Numa Edward Hartog
Numa Edward Hartog (May 20, 1846 – June 19, 1871) was a Jewish British mathematician who attracted attention in 1869 for graduating from Cambridge University as Senior Wrangler and Smith's Prizeman but as a Jew had not been admitted to a fellowship. Hartog's case led to the passage of the Universities Tests Act of 1871, which removed religious barriers to holding fellowships at Oxford and Cambridge.
In his earlier academic career, he attended University College School in London, and then University College London. At Cambridge, he attended Trinity College. He was a trailblazing figure in overcoming religious obstacles to academic achievement in the UK. For example, when his B.A. was awarded, the words In nomine Patris et Filii et Spiritus Sancti were omitted. However, he was unable to accept a fellowship due to being unable to subscribe to the required test on account of his religion.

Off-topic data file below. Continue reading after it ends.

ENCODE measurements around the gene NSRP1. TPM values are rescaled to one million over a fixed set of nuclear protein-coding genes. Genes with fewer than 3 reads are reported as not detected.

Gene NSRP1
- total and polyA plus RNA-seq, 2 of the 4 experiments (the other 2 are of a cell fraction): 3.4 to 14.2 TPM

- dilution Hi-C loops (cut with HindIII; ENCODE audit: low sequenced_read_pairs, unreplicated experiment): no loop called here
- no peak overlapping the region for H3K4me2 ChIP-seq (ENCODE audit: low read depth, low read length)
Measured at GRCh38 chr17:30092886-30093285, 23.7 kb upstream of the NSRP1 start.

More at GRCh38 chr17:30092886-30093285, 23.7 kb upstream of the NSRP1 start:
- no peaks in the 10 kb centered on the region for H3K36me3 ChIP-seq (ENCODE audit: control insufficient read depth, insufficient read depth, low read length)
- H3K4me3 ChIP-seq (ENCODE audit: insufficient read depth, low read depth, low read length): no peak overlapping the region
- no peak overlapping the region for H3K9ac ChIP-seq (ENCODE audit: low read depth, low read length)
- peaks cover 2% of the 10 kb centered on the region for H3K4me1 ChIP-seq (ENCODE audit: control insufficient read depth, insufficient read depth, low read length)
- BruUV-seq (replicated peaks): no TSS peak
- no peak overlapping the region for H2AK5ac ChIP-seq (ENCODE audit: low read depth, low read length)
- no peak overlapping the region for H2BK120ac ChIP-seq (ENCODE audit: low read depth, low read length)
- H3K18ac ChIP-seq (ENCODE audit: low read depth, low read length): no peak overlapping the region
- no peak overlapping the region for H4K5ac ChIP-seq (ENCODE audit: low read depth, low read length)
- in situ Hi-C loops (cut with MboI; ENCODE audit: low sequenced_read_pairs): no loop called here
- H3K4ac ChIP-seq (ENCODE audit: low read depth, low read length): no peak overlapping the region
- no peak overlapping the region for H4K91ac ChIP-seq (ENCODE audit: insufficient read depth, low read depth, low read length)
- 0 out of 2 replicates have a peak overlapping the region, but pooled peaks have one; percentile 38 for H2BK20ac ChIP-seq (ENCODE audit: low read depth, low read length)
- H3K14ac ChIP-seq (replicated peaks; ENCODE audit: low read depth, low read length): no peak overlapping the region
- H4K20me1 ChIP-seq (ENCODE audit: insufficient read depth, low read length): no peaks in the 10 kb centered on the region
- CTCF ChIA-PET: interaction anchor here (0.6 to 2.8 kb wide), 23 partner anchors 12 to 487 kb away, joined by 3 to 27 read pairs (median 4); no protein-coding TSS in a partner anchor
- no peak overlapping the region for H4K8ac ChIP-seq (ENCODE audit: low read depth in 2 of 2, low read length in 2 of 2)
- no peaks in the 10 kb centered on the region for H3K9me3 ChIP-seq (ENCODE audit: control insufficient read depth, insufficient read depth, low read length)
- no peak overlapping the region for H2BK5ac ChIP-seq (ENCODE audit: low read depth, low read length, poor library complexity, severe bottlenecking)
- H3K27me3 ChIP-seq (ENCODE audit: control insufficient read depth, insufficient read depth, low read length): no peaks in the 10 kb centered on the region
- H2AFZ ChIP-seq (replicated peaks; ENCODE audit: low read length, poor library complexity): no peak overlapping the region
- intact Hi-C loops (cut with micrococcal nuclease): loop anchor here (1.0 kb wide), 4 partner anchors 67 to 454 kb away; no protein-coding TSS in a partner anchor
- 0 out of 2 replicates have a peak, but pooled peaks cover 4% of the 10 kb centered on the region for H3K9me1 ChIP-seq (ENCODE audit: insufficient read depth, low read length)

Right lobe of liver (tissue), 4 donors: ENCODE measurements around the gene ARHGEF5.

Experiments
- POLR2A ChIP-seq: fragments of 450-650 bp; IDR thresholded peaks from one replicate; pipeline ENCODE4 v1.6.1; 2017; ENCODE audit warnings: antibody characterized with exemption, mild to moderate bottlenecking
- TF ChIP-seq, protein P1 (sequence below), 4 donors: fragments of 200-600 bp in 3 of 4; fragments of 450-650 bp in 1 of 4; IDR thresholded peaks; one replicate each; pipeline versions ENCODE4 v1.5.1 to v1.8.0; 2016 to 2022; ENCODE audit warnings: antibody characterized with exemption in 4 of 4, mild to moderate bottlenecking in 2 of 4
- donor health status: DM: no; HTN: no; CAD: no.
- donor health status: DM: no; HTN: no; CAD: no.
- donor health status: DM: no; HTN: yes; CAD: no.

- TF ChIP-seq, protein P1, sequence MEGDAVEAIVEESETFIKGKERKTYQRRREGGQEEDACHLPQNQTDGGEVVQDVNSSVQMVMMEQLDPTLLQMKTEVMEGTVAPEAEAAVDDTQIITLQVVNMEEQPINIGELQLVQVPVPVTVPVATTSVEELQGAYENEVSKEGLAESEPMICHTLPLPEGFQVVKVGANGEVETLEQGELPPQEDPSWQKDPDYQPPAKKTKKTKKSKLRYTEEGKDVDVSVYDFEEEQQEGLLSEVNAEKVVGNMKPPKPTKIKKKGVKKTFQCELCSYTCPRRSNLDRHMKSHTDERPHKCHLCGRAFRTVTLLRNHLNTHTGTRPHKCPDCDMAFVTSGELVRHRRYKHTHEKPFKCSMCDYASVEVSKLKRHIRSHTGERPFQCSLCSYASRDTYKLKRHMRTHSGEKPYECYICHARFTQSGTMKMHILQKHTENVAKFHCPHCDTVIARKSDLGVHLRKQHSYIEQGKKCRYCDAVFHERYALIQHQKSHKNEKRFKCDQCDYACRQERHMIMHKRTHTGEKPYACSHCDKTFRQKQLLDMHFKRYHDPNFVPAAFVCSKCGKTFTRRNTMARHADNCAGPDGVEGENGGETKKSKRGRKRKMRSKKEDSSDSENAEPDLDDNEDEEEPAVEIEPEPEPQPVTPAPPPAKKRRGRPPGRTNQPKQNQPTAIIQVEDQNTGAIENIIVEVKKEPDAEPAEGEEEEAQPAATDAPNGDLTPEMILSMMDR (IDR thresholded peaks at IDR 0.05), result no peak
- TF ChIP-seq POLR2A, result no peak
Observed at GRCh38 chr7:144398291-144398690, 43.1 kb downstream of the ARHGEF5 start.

Within weeks, Solicitor-General John Coleridge of the Gladstone government introduced legislation to rectify the situation. The House of Lords twice rejected bills passed by the House of Commons before finally accepting the Universities Tests Act of 1871; Hartog's testimony before the Lords helped secure its passage.
He was a member of the Council of Jews' College and an Honorary Secretary of the Society of Hebrew Literature.
- Geoffrey Cantor (2005). Quakers, Jews, and Science: Religious Responses to Modernity and the Sciences in Britain, 1650–1900 (PDF). Oxford University Press. pp. 85–87. ISBN 0-19-927668-4. Retrieved 2011-02-13.
- "Talbot Correspondence Project: GILCHRIST-CLARK Matilda Caroline, née Talbot to TALBOT William Henry Fox". dmu.ac.uk. Retrieved 7 March 2015.
- Joseph Jacobs; Goodman Lipkind (1901–1906). "HARTOG, NUMA EDWARD". Jewish Encyclopedia. Retrieved 2011-02-13.
- Henry Samuel Morais (1880). Eminent Israelites of the nineteenth century: A series of biographical sketches. Philadelphia: Edward Stern & Co. pp. 119–122. Retrieved 2011-02-13.
- "Hartog, Numa Edward (HRTG865NE)". A Cambridge Alumni Database. University of Cambridge.